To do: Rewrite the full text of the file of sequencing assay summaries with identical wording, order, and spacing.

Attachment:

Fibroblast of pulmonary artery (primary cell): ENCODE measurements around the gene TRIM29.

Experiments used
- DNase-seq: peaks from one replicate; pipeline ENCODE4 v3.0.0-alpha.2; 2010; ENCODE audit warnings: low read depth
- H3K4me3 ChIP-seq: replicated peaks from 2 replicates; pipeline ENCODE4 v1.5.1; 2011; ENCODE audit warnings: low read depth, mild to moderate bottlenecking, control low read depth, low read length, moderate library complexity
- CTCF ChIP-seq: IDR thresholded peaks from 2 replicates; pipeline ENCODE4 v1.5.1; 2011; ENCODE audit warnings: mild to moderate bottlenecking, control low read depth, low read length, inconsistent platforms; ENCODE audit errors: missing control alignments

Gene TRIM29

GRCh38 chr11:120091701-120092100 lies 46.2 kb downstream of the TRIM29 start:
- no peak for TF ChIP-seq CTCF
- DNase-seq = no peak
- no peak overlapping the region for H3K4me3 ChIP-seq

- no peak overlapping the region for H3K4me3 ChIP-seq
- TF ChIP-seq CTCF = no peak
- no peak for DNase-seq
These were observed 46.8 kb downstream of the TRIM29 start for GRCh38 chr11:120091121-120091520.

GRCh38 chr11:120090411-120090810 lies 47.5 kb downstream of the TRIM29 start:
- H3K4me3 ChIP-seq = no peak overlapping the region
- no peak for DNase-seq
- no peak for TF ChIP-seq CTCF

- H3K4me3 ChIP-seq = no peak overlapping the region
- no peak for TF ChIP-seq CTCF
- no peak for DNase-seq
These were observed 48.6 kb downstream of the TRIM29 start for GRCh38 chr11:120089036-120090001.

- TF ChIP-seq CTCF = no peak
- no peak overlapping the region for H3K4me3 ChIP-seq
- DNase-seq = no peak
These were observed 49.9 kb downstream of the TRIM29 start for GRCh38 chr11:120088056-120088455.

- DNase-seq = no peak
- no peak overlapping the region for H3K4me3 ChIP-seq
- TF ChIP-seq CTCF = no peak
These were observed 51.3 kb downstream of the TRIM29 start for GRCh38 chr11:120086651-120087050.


Fibroblast of pulmonary artery (primary cell): ENCODE measurements around the gene TRIM29.

Experiments used
- DNase-seq: peaks from one replicate; pipeline ENCODE4 v3.0.0-alpha.2; 2010; ENCODE audit warnings: low read depth
- H3K4me3 ChIP-seq: replicated peaks from 2 replicates; pipeline ENCODE4 v1.5.1; 2011; ENCODE audit warnings: low read depth, mild to moderate bottlenecking, control low read depth, low read length, moderate library complexity
- CTCF ChIP-seq: IDR thresholded peaks from 2 replicates; pipeline ENCODE4 v1.5.1; 2011; ENCODE audit warnings: mild to moderate bottlenecking, control low read depth, low read length, inconsistent platforms; ENCODE audit errors: missing control alignments

Gene TRIM29

GRCh38 chr11:120091701-120092100 lies 46.2 kb downstream of the TRIM29 start:
- no peak for TF ChIP-seq CTCF
- DNase-seq = no peak
- no peak overlapping the region for H3K4me3 ChIP-seq

- no peak overlapping the region for H3K4me3 ChIP-seq
- TF ChIP-seq CTCF = no peak
- no peak for DNase-seq
These were observed 46.8 kb downstream of the TRIM29 start for GRCh38 chr11:120091121-120091520.

GRCh38 chr11:120090411-120090810 lies 47.5 kb downstream of the TRIM29 start:
- H3K4me3 ChIP-seq = no peak overlapping the region
- no peak for DNase-seq
- no peak for TF ChIP-seq CTCF

- H3K4me3 ChIP-seq = no peak overlapping the region
- no peak for TF ChIP-seq CTCF
- no peak for DNase-seq
These were observed 48.6 kb downstream of the TRIM29 start for GRCh38 chr11:120089036-120090001.

- TF ChIP-seq CTCF = no peak
- no peak overlapping the region for H3K4me3 ChIP-seq
- DNase-seq = no peak
These were observed 49.9 kb downstream of the TRIM29 start for GRCh38 chr11:120088056-120088455.

- DNase-seq = no peak
- no peak overlapping the region for H3K4me3 ChIP-seq
- TF ChIP-seq CTCF = no peak
These were observed 51.3 kb downstream of the TRIM29 start for GRCh38 chr11:120086651-120087050.